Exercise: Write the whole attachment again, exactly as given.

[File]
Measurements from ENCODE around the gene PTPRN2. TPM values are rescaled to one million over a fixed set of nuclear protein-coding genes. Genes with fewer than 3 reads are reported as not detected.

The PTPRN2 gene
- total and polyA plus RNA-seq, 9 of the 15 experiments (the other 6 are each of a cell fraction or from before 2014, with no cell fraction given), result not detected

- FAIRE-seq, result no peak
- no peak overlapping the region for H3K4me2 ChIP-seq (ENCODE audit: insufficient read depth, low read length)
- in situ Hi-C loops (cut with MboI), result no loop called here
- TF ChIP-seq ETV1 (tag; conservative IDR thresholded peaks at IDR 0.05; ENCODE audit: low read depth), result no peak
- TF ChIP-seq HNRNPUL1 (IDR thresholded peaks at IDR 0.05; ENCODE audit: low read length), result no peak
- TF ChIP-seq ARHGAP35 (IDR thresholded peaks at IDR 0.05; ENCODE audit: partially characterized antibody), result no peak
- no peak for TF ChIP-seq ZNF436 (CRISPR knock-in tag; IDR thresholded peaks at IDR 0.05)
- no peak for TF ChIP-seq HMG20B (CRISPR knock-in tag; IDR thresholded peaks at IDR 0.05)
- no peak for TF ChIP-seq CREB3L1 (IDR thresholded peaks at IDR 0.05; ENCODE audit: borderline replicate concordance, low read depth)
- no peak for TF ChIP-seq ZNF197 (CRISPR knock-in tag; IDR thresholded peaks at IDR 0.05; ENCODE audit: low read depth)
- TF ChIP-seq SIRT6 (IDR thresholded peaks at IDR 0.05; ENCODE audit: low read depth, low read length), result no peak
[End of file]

Measurements from ENCODE around the gene PTPRN2. TPM values are rescaled to one million over a fixed set of nuclear protein-coding genes. Genes with fewer than 3 reads are reported as not detected.

The PTPRN2 gene
- total and polyA plus RNA-seq, 9 of the 15 experiments (the other 6 are each of a cell fraction or from before 2014, with no cell fraction given), result not detected

- FAIRE-seq, result no peak
- no peak overlapping the region for H3K4me2 ChIP-seq (ENCODE audit: insufficient read depth, low read length)
- in situ Hi-C loops (cut with MboI), result no loop called here
- TF ChIP-seq ETV1 (tag; conservative IDR thresholded peaks at IDR 0.05; ENCODE audit: low read depth), result no peak
- TF ChIP-seq HNRNPUL1 (IDR thresholded peaks at IDR 0.05; ENCODE audit: low read length), result no peak
- TF ChIP-seq ARHGAP35 (IDR thresholded peaks at IDR 0.05; ENCODE audit: partially characterized antibody), result no peak
- no peak for TF ChIP-seq ZNF436 (CRISPR knock-in tag; IDR thresholded peaks at IDR 0.05)
- no peak for TF ChIP-seq HMG20B (CRISPR knock-in tag; IDR thresholded peaks at IDR 0.05)
- no peak for TF ChIP-seq CREB3L1 (IDR thresholded peaks at IDR 0.05; ENCODE audit: borderline replicate concordance, low read depth)
- no peak for TF ChIP-seq ZNF197 (CRISPR knock-in tag; IDR thresholded peaks at IDR 0.05; ENCODE audit: low read depth)
- TF ChIP-seq SIRT6 (IDR thresholded peaks at IDR 0.05; ENCODE audit: low read depth, low read length), result no peak